But he is hardly kicking back at an island villa sipping cocktails all day. According to an interview in MarketWatch, his family of three subsists on $25,000 per year in Longmont, Colo. Not everyone is able (or willing) to cut back their expenses to fit under such a low threshold. Where you choose to live can determine how much of your income you can save. MagnifyMoney recently analyzed over 200 U.S. cities to find the best and worst places to retire early.

Choosing the right career with a high salary on the front end can be a huge boost, Travis and Amanda of the blog Freedom with Bruno saved $1 million by 30 and retired to Asheville, N.C., according to Forbes. Thanks to a career in tech they were earning a combined income of $200,000. Jeremy of Go Curry Cracker, who made nearly $140,000 per year at Microsoft, saved 70% of his income, and lived on less than $2,000 per month, also retired at 30. It is also important to know that Pete and his wife (mentioned earlier) were also in the tech industry.

Not everyone can relocate to an inexpensive region of the country due to their job or the need to be close to their family, nor do most Americans have the privilege of a six-figure salary, but there are some great lessons that can be applied to your situation, no matter your income or age.

What you would need to retire early

Regardless of salary, debt, or cost of living, having a clear and defined goal is what gives people the confidence to retire early. Without it, they wouldn’t know the amount needed to leave their jobs. You will need to know how much you should be saving toward retirement each year and how much you will need while in retirement. Bankrate has a free retirement calculator here to help you visualize your retirement savings.

The typical rule of thumb is to live off of 4% of your total retirement savings. If you can live comfortably off of $40,000 per year in retirement, you would need about $1 million by the time you retire. If you could live comfortably off of about $25,000, you would only need about $600,000; this is what Pete from Mr. Money Mustache saved when he retired. Another easy way to get to that number is by multiplying your ideal retirement income by 25. So someone needing $55,000 in retirement would need $1,375,000. Once you figure out what you would be comfortable living on, you’ll need to select quality, low-cost investments. For many early retirees this comes in the form of index funds.

If you’re looking into cutting your cost and putting more toward retirement, you may have to get creative or put some serious efforts into increasing your income. This may include keeping a car on the road that’s 19 years old, cooking for every single meal, or moving in with your adult siblings to pay off your debts. Early retirement will require serious commitment and discipline. If you’re in the right position to do it, then this may be the path for you.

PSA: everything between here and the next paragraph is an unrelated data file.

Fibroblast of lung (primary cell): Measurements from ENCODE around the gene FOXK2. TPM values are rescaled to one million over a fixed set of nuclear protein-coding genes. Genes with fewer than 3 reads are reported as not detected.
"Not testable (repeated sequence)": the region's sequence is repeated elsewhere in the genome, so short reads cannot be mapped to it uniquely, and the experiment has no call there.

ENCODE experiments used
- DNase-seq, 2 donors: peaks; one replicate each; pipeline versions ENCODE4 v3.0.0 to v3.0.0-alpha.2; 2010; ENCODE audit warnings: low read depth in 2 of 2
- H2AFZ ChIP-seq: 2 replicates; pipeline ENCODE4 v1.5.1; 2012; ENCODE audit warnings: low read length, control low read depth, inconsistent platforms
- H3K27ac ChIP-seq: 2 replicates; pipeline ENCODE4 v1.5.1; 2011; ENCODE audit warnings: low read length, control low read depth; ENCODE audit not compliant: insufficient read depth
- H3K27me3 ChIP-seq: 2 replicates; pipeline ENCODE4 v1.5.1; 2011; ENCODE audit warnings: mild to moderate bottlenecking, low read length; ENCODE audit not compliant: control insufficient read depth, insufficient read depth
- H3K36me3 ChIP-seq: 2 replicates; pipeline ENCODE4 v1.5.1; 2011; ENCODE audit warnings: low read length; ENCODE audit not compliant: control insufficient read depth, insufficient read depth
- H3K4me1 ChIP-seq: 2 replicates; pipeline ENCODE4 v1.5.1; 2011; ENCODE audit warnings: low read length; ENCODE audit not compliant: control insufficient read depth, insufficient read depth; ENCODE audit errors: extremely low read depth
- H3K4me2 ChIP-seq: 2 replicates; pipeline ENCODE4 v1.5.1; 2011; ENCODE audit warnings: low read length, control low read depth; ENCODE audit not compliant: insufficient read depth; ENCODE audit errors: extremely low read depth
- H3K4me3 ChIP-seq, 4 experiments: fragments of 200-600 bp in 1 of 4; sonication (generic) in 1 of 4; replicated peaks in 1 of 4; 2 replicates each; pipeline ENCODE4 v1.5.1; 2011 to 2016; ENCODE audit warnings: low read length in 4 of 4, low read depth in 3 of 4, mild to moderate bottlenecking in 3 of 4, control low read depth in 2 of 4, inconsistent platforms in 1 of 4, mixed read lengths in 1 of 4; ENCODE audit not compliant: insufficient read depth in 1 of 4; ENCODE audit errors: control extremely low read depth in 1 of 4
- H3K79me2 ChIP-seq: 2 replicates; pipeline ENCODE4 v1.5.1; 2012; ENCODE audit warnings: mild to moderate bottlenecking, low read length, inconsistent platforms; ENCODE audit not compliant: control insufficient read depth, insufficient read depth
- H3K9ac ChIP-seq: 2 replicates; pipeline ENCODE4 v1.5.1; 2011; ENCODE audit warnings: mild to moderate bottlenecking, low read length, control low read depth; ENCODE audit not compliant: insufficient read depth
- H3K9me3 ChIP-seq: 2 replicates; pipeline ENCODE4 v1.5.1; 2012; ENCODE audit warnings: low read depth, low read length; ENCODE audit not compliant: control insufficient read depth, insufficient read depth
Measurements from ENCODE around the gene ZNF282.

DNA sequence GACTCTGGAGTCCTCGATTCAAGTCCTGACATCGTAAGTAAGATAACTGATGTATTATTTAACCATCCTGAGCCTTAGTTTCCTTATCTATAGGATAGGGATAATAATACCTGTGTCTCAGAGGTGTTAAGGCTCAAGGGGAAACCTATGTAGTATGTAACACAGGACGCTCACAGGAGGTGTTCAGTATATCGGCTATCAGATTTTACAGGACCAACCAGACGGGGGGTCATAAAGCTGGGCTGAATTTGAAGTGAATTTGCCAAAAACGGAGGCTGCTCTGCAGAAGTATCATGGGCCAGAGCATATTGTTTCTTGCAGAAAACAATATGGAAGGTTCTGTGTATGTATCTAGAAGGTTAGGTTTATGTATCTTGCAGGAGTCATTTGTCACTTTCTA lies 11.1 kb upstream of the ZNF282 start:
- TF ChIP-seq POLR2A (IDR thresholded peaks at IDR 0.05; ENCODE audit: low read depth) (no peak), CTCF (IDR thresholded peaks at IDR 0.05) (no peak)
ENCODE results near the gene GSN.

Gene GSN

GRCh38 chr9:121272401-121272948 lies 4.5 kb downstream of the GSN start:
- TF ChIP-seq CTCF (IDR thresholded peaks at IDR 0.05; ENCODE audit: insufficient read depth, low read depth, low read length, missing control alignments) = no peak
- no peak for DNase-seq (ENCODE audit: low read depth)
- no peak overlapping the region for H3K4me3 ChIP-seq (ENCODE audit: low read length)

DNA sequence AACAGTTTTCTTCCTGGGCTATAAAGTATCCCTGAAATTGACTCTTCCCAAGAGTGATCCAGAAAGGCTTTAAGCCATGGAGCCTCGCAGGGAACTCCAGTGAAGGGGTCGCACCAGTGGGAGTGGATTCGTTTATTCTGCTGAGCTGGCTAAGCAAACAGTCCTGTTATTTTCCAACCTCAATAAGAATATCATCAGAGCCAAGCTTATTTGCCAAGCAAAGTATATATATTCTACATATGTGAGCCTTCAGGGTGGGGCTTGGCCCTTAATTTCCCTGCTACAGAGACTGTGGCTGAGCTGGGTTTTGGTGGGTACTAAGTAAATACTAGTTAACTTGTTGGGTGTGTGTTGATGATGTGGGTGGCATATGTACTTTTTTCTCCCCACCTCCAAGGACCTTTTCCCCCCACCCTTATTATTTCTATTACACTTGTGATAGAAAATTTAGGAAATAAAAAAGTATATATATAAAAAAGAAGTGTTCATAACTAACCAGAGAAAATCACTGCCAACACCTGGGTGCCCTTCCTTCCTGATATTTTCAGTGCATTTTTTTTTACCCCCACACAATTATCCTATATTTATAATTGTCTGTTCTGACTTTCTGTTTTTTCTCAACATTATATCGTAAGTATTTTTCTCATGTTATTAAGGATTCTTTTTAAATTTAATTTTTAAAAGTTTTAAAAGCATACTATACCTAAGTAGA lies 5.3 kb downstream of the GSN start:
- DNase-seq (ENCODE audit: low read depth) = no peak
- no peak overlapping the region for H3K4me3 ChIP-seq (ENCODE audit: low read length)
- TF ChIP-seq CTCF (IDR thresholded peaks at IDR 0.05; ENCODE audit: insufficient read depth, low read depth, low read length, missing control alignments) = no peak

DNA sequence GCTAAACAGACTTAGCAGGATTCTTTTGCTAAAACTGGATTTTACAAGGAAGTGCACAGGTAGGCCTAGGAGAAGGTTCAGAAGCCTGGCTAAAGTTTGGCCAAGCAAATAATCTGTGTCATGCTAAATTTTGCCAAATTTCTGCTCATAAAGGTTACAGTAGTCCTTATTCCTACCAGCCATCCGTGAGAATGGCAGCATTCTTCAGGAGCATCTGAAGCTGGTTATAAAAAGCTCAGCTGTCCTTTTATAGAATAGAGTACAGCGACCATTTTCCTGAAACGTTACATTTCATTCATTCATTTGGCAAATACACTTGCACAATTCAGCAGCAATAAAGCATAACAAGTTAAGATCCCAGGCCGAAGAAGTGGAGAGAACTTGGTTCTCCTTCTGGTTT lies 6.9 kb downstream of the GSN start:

Advertiser Disclosure: The products that appear on this site may be from companies from which MagnifyMoney receives compensation. This compensation may impact how and where products appear on this site (including, for example, the order in which they appear). MagnifyMoney does not include all financial institutions or all products offered available in the marketplace.

Advertiser Disclosure

Featured, News

4 Ways to Get Out of a Loan if You Are a Cosigner

Editorial Note: The content of this article is based on the author’s opinions and recommendations alone. It may not have been previewed, commissioned or otherwise endorsed by any of our network partners.

Written By

Reviewed By

4 Ways to Get Out of a Loan if You Are a Cosigner

Being a co-signer has risks. If the primary borrower does not pay, you may be on the hook for debt and your credit score could be negatively affected. You may have signed on for a child’s student loans to help them through college or helped your brother get a new car or credit card. After some time has passed, you want to remove yourself as the co-signer.

According to the Federal Trade Commission, 75% of cosigners end up paying some portion of the loan because the primary borrower was not making payments on time.

Company
APR
Terms
Credit Req.
LendingTree

As low as 3.49%

24 to 60

months

Minimum 500 FICO®

SEE OFFERS Secured

on LendingTree’s secure website

LendingTree is our parent company

Advertiser Disclosure

Disclaimer


As of 17-May-19, LendingTree Personal Loan consumers were seeing match rates as low as 3.49% (3.49% APR) on a $10,000 loan amount for a term of three (3) years. Rates and APRs were based on a self-identified credit score of 700 or higher, zero down payment, origination fees of $0 to $100 (depending on loan amount and term selected). Terms Apply. NMLS #1136